When Making A Frittata, Oven Time Is Your Biggest Mistake

There are few breakfast situations that a box of eggs can't take care of. Hungover? Fry up a quick sunny side up. In need of something more filling? Load it with veggies and make an omelet. Want to show off your culinary skills? Whip up the silkiest scrambled eggs. Got a group the size of a soccer team to feed? A frittata will come to the rescue!

Known as the Italian omelet, a frittata is just as easy to make as its French cousin. Not only are frittatas versatile enough to accommodate leftovers, but they can also be bulked up with veggies, cheese, meats, and all kinds of fillings and can be made in big batches for multiple servings. As convenient as frittatas are, however, they can also be massively off-putting. The texture of a frittata is a tricky one to nail and the biggest mistake people tend to make when cooking a frittata is overestimating the amount of time that it needs in the oven.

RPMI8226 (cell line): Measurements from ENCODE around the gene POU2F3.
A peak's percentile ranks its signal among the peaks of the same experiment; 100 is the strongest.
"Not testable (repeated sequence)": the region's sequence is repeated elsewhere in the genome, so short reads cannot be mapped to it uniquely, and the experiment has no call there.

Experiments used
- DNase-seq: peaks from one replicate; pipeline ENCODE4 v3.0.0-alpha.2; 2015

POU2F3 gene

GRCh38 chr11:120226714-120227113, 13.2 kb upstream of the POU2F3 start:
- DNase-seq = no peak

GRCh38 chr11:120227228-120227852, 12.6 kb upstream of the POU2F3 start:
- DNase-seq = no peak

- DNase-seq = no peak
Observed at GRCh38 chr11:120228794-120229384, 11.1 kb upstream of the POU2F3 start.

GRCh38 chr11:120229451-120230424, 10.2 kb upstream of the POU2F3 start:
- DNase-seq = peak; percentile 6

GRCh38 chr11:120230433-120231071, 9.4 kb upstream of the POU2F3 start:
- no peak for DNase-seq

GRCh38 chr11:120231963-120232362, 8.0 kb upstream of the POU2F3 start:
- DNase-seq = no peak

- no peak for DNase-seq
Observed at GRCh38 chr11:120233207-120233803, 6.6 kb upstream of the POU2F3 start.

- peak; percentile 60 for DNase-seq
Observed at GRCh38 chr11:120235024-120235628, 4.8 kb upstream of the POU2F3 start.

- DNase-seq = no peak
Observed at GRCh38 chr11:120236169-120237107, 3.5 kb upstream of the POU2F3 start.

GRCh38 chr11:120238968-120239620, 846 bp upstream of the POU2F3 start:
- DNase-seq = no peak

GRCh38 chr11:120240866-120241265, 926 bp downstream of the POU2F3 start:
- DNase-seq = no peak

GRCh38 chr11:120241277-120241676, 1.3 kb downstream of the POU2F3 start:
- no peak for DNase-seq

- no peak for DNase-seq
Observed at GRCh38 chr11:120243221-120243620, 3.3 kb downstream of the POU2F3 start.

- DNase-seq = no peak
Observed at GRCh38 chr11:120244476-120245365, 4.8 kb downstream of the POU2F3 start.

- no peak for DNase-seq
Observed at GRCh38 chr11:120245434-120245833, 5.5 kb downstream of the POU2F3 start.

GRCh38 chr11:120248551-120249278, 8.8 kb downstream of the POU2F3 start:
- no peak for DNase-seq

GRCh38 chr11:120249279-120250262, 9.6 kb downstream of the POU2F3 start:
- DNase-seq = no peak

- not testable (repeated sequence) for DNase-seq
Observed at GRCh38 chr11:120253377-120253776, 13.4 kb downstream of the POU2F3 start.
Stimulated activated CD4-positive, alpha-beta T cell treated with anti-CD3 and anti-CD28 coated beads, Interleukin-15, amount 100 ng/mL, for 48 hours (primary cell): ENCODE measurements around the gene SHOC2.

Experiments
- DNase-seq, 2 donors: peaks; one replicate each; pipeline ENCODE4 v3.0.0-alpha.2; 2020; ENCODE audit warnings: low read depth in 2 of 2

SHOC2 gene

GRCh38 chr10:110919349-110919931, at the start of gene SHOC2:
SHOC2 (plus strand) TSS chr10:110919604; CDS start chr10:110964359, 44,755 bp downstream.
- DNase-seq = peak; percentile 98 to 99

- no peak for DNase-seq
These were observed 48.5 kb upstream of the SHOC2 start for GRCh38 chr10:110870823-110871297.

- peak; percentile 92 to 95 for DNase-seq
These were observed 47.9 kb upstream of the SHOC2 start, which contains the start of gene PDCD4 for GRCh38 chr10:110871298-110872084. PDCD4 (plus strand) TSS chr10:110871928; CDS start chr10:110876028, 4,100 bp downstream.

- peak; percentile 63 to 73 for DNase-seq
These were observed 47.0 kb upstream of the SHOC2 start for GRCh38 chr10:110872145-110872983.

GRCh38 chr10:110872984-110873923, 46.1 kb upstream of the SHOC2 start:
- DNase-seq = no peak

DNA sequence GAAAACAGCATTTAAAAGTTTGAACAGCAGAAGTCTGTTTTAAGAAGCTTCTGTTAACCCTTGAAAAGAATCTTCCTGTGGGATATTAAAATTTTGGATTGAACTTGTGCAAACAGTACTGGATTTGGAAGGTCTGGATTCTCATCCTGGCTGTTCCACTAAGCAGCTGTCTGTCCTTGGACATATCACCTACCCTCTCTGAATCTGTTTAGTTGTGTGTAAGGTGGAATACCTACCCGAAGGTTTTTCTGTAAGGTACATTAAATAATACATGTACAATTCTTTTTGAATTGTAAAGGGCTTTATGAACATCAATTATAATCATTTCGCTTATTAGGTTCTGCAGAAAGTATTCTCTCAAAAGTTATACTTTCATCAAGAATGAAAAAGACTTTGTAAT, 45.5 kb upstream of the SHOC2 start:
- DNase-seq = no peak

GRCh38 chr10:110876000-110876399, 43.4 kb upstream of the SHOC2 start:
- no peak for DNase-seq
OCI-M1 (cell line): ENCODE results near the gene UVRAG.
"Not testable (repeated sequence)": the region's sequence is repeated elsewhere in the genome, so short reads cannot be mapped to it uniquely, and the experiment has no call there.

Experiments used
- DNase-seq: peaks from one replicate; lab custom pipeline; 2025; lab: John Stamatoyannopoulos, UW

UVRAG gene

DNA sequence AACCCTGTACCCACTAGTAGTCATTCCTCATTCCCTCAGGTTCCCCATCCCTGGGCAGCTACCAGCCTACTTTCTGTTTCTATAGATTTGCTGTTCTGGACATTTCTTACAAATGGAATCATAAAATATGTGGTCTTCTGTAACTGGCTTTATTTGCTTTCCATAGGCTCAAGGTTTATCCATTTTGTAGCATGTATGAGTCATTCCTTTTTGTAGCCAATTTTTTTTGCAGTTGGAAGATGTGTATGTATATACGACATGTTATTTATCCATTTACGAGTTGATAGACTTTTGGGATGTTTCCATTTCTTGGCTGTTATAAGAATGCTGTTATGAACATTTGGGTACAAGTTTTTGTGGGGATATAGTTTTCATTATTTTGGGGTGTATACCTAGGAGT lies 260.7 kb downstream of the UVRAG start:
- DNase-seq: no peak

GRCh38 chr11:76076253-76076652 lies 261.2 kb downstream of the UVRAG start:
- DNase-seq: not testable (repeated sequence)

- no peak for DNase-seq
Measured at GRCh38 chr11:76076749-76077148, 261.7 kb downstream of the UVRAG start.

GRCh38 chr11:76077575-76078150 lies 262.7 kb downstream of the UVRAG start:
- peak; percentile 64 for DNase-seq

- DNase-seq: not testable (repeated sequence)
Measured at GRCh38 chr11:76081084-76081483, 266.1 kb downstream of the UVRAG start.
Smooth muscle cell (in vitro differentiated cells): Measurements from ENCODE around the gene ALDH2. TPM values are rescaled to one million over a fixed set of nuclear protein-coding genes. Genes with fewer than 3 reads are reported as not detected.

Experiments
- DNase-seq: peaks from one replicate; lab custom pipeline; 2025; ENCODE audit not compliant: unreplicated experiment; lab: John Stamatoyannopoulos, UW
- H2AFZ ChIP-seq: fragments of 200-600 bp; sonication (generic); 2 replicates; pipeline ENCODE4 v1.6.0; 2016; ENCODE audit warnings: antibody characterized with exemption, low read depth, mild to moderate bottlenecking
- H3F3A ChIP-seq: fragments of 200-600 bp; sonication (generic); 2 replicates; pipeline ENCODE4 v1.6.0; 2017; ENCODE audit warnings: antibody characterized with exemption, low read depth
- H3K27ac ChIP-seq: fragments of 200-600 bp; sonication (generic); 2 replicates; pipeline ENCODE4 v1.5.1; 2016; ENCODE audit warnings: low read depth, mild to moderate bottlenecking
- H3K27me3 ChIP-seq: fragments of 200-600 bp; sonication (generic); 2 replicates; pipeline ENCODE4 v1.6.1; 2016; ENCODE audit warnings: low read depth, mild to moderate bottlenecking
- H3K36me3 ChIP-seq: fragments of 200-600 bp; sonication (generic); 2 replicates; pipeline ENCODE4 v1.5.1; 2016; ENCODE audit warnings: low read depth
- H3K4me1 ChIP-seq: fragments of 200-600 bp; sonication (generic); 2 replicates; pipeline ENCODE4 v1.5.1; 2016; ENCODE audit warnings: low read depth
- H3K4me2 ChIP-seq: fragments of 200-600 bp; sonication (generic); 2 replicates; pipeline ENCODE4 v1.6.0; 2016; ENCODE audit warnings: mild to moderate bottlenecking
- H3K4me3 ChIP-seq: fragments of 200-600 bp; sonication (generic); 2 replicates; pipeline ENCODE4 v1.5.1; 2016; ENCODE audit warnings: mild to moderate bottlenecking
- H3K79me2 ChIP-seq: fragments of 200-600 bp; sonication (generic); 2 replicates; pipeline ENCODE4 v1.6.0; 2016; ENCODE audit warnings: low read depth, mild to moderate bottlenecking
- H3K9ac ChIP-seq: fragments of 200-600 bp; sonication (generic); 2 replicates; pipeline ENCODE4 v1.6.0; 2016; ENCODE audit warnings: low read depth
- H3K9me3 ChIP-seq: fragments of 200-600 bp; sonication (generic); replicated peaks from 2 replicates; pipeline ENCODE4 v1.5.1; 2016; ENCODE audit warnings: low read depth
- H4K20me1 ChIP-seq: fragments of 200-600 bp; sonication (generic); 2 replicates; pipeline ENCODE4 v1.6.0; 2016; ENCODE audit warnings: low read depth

A well-cooked frittata is light and fluffy enough that it resembles the texture of a just-set custard. More often than not though, people tend to focus more on cooking the frittata long enough so that its crust is golden brown in color and in doing so, the custard-like texture inside overcooks into a dry and rubbery sponge that is nothing that a frittata should be.

Don't overcook a frittata

The sign of a well-cooked frittata is its texture and when it comes to cooking with eggs, every second matters. A frittata should be cooked till the insides are no longer runny but not so much that it turns into a dry and rubbery sponge. To get that just-set consistency, bake the frittata till its edges have a golden-brown hue.

Start checking the frittata at least a few minutes before it's supposed to be done and when in doubt, run a knife or a toothpick through the center. If the eggs are still raw, the frittata could use a few more minutes. If they have just about set, it's time to remove the frittata from the oven and let it rest for five minutes before you serve it up.

The oven time that a frittata requires also depends on the ratio of eggs to the size of the skillet that you cook them in. Too many eggs in the wrong skillet could make a frittata thicker whereas fewer eggs in a bigger skillet may make a thin frittata that may be particularly susceptible to overcooking. As a general rule of thumb, Rachel Ray recommended cracking an egg for every inch of the skillet that you're using (via Facebook). That is, to make the perfectly-sized frittata in a six-inch pan, you'll also need six eggs. This will go a long way in helping you nail the oven time for an evenly-cooked frittata.